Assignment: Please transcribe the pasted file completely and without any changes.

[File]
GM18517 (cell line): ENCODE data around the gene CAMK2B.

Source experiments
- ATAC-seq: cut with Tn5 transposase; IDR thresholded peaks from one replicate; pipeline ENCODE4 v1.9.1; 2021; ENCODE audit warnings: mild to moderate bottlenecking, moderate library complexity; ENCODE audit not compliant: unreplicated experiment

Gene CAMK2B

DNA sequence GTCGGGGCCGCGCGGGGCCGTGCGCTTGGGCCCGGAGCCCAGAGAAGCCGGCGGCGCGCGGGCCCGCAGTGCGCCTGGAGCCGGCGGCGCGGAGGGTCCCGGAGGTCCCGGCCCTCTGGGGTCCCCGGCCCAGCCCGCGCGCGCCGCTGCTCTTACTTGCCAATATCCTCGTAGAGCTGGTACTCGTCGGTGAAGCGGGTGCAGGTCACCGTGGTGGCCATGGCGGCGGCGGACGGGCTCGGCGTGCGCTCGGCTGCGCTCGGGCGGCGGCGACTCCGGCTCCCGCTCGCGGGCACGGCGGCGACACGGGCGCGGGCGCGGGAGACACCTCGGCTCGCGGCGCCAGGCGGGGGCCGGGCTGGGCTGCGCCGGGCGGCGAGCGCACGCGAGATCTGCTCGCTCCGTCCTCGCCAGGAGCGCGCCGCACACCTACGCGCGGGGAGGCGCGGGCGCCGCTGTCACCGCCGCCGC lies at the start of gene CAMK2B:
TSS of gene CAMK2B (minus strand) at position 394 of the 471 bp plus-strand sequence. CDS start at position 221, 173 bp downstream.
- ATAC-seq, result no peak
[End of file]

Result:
GM18517 (cell line): ENCODE data around the gene CAMK2B.

Source experiments
- ATAC-seq: cut with Tn5 transposase; IDR thresholded peaks from one replicate; pipeline ENCODE4 v1.9.1; 2021; ENCODE audit warnings: mild to moderate bottlenecking, moderate library complexity; ENCODE audit not compliant: unreplicated experiment

Gene CAMK2B

DNA sequence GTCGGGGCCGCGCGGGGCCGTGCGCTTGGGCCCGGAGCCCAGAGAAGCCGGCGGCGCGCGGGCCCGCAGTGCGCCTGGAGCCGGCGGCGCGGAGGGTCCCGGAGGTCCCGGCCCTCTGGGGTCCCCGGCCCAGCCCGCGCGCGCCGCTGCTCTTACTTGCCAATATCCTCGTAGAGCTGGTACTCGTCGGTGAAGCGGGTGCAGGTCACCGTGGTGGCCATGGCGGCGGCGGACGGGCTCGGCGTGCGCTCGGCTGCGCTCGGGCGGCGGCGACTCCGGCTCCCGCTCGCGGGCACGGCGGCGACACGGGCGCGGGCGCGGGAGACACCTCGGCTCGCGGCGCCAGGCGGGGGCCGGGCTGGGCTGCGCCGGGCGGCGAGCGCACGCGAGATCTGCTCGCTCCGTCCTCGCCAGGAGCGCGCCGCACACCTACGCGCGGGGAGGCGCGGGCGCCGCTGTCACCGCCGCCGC lies at the start of gene CAMK2B:
TSS of gene CAMK2B (minus strand) at position 394 of the 471 bp plus-strand sequence. CDS start at position 221, 173 bp downstream.
- ATAC-seq, result no peak